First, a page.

The urinal in the locker room toilet flushed repeatedly
The urinal in the locker room toilet flushed repeatedly. I took off a shoe, found the errant Flushometer, and pounded the top of it with the rubber heel. The flushing stopped. A fellow exerciser wanted to know how I knew what to do. I explained that as the pastor of a church with seventeen different restrooms I had to learn quick fixes or the repair bills would wipe out the widow's mite and a whole lot more.
Congregants will tell you I never had much patience with those who scolded me when I went at household maintenance chores with the same passion I put into my preaching. They insisted: "Pastor, you shouldn't have to do that." To which I replied, "I don't have to, I want to." An episode clearing a storm drain in the Brooklyn church (go figure: that's fifty years ago) led me to musing in a newsletter whether or not Norman Vincent Peale ever stuck his arm up to its elbow in a clogged drain. Or consider my purchase of a blue rain suit from L.L. Bean, the better to keep dry when thawing frozen drains in winter with hot water carried to the gutter opening by way of a one hundred fifty foot garden hose: hey, you do what you have to do.
Or have you tasted my Manhattan clam chowder, ten gallons of which I brewed and then froze every November to feed the Men's Club at our annual Coney Island Night? I opened most of the bushel of large quahogs with a knife, not a hammer or by steaming. Joe of Fish Market fame joked he would hire me to shuck clams.
It's probably the same for a small business owner, but in the church, where the repairs always exceed the money to fix them, someone has to learn all of the tricks of the construction trade. I've enlisted my share of laypersons, and then studied their moves, the better to employ them, the moves, during the weekdays when volunteer help was not available. So I learned to replace electrical switches and light bulbs in chandeliers eighteen feet off the floor. Once I wrote a newsletter article about changing floodlights in the ceiling high above the chancel, on the reverse side of the ceiling, crawling over the wire mesh holding the plaster, wondering if I should fall through that ceiling to the altar below whether or not I would be found impaled on the cross.
Oh, pastor, you shouldn't have to do that. Okay, I won't: you can do it.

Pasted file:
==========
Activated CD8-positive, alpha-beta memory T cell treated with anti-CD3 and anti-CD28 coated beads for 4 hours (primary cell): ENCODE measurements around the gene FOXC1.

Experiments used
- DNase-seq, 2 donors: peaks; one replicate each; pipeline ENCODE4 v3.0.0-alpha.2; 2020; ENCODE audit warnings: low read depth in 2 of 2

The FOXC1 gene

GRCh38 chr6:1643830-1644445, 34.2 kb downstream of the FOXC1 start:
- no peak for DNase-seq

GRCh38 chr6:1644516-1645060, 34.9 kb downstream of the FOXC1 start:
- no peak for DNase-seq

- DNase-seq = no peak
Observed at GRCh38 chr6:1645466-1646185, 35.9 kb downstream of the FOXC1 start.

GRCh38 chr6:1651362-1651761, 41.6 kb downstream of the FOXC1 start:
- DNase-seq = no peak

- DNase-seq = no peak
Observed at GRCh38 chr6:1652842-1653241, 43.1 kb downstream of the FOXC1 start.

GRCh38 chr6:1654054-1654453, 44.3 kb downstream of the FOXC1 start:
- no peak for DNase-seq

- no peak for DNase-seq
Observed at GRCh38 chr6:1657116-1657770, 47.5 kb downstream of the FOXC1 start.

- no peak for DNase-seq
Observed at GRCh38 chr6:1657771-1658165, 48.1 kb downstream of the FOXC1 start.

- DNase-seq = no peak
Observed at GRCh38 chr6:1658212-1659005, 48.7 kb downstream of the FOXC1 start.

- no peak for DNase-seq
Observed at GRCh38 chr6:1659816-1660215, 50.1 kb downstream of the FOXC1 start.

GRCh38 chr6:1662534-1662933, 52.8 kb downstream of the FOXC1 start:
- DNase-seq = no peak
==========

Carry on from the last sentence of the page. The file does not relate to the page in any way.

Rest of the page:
Necessity is also the mother of instruction in all of the arcane arts seminary never provided. In fact, one professor advised us in a course in practical theology to stay away from the mimeograph machine, because once we learned how to use it, we would be expected to take charge of it. I didn't heed the professor's advice and consequently have spent a lifetime in the parish as the expert in the use and repair of mimeos, addressing machines, scanners, copiers, computers, and any other device created for the propagation of The Word. Five years into retirement I found myself preparing an eight page directory of neighborhood addresses... probably because I couldn't resist showing off my long-earned expertise in creating church bulletins of whatever length was needed.
The pastorate also provided me with plenty of medical diagnostic experience. Caring for a constituency of more than a thousand people equips a careful observer with knowledge about symptoms of which a medical student would be envious. I correctly identified our nine year old daughter's stomach pain as appendicitis, before the blood test proved me right. A score of congregants suffering from an insatiable thirst for soda heard me advise them to be sure to ask the doctor about diabetes. My own family routinely asks my opinion about wounds suffered, whether or not they should be immediately attended to by a professional or treated with home remedies. And knees, wow, knees, I couldn't begin to count the inquiries sent to me about knee replacement surgery.
Call me Jack of all trades and Galen for a few.
Like our bichon frese: today, in anticipation of next week's visit to the vet, I removed tartar from Tappy's canines, with a scraper given me by our dentist. The dog squirms a little, but putting up with that is better than spending $600 for a doggy dental cleaning. Yeh, I'm cheap and, thankfully, our dog is docile. Parsimoniousness (i.e., being cheap) in this instance is the mother of medication.
Yes, yes, it's important to know the limits of the smarts one picks up along the way. Wisdom also consists in knowing when to call for help. The older I get, the more often I do.
I could go on and on... but you probably won't. Just consider these gentle boasts an old man's reassessment of his life and times and how he got through them and what he learned along the way, many of which (things learned) have very little to do with religion.